Improving Depressive Symptoms through Personalised Exercise and Activation (IDEA): Study Protocol for a Randomised Controlled Trial

Int J Environ Res Public Health. 2021 Jun 10;18(12):6306. doi: 10.3390/ijerph18126306.


Individuals who suffer from depressive symptoms experience a substantial impact on psychosocial functioning, physical health, mortality, and quality of life. In the search for therapeutic strategies, exercise has been found to play a relevant part in its treatment. However, the promotion of exercise entails adherence difficulties that arose out of the tendency towards sedentarism led by symptomatology. Personalised exercise plans on top of usual care have the potential to enhance behavioural changes and mental health. The present study aims at evaluating the changes in functioning deriving from a blended intervention merging a psychological intervention with a personalised exercise programme based on medical assessment. We will conduct a three-arm randomised controlled trial in which 172 participants suffering from mild-moderate depressive symptoms will be allocated to Intervention A (personalised exercise group programme + app with motivational messages), B (personalised exercise group programme + app with no motivational messages) or control group (app with no motivational messages). Data regarding global functioning, well-being, symptoms, physical activity, and exercise capacity will be collected at baseline, 4, 12, and 36 weeks. The results of this trial will provide information about whether this physical activity support programme may be efficient for improving mental and physical health outcomes. Trial registration: NCT04857944 (accessed on 15 April 2021). Registered April 2021.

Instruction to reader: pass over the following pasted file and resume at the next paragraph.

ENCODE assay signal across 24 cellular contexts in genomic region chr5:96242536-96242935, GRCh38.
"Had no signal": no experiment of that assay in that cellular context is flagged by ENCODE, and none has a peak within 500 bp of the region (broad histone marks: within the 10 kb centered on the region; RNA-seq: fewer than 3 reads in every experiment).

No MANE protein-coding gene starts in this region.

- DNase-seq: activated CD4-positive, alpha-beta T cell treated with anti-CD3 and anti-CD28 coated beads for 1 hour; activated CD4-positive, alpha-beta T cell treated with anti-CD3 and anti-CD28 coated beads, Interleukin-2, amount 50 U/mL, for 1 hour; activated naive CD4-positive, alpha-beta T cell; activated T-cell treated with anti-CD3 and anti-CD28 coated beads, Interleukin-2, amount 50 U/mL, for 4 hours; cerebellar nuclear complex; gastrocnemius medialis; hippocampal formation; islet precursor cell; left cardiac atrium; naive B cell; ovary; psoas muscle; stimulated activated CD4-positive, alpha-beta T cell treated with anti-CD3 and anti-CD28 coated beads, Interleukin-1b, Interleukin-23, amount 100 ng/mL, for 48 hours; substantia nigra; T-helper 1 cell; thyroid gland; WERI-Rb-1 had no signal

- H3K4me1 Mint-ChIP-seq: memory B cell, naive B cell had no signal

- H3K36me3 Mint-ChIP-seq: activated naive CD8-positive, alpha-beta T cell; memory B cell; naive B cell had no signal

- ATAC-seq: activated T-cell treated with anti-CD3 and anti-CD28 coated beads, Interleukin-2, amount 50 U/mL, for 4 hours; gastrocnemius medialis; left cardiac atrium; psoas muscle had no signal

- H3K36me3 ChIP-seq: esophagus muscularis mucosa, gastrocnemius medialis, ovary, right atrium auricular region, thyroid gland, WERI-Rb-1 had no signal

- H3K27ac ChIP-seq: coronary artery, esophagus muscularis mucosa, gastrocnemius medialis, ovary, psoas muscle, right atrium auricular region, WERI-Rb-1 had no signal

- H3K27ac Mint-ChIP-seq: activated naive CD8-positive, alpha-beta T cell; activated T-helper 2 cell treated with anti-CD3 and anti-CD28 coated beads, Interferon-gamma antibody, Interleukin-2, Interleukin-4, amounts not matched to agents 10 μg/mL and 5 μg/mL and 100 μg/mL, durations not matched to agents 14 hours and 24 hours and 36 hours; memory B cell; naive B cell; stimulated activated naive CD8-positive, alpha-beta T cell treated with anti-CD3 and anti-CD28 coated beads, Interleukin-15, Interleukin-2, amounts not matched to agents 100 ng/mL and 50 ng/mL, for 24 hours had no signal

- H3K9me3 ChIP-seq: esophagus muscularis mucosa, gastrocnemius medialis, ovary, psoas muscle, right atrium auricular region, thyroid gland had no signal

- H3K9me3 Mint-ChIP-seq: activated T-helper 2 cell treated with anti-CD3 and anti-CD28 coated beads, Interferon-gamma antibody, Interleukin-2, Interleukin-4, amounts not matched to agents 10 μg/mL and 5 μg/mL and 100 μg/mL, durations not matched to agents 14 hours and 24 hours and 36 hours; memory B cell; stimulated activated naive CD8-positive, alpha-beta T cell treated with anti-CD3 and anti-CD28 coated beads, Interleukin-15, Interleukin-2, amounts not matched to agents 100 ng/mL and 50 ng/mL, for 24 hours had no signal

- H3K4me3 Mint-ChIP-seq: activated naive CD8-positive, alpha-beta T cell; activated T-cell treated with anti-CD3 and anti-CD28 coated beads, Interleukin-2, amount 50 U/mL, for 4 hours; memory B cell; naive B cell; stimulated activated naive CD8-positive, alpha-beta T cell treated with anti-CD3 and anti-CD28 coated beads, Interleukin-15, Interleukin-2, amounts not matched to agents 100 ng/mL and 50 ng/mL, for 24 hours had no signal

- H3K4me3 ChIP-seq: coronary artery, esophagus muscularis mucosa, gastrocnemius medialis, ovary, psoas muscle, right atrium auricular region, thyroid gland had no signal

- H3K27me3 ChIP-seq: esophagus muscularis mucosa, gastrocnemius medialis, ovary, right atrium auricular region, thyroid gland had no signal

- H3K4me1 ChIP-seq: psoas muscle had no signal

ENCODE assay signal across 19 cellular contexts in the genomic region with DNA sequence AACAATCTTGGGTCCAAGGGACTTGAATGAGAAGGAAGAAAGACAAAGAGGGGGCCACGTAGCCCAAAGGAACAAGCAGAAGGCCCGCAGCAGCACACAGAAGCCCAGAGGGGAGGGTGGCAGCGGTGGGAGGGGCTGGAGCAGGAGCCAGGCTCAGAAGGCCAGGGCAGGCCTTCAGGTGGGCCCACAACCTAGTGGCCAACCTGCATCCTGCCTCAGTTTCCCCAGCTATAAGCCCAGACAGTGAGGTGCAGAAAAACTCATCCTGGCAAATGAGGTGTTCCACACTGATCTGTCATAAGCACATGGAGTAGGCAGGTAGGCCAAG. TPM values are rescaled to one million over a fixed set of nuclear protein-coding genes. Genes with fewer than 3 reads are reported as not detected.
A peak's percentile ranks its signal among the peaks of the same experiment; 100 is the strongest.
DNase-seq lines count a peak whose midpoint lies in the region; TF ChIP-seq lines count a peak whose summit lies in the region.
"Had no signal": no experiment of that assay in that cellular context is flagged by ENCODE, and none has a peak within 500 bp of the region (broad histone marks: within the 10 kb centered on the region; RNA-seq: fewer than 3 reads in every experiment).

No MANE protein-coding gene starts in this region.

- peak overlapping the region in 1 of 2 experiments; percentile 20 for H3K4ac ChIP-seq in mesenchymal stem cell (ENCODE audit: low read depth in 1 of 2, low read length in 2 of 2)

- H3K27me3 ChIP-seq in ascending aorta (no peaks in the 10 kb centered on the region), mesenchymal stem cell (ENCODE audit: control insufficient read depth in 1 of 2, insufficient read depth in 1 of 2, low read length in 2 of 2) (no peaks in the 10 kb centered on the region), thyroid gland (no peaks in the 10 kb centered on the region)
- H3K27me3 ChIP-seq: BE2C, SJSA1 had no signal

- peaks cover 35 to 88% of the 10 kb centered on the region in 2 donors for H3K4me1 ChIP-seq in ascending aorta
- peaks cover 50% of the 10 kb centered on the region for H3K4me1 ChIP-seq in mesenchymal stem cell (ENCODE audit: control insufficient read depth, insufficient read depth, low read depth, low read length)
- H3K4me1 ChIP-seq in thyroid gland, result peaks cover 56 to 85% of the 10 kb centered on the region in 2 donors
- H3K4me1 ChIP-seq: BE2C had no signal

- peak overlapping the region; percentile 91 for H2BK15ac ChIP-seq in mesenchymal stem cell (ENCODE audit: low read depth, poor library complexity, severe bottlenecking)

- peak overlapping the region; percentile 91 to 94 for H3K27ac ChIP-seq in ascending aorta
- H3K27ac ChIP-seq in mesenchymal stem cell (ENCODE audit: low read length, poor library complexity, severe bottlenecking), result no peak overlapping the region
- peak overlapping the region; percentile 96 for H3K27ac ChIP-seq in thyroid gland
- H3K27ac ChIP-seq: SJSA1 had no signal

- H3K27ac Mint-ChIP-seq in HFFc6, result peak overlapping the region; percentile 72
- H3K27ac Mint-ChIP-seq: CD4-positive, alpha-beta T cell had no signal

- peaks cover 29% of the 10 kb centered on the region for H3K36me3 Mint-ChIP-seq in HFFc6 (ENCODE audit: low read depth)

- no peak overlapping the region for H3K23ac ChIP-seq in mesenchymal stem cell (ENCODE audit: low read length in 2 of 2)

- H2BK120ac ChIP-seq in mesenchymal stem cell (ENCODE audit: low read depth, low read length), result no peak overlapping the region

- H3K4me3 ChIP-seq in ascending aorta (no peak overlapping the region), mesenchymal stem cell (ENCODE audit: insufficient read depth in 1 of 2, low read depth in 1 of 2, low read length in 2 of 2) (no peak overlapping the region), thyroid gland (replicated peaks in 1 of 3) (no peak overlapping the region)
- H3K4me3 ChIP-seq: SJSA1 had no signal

Keywords: blended intervention; depressive symptoms; exercise; personalised medicine; transdisciplinary.

Publication types

  • Clinical Trial Protocol
  • Research Support, Non-U.S. Gov't

MeSH terms

  • Depression* / therapy
  • Exercise
  • Humans
  • Motivation
  • Quality of Life*
  • Randomized Controlled Trials as Topic

Associated data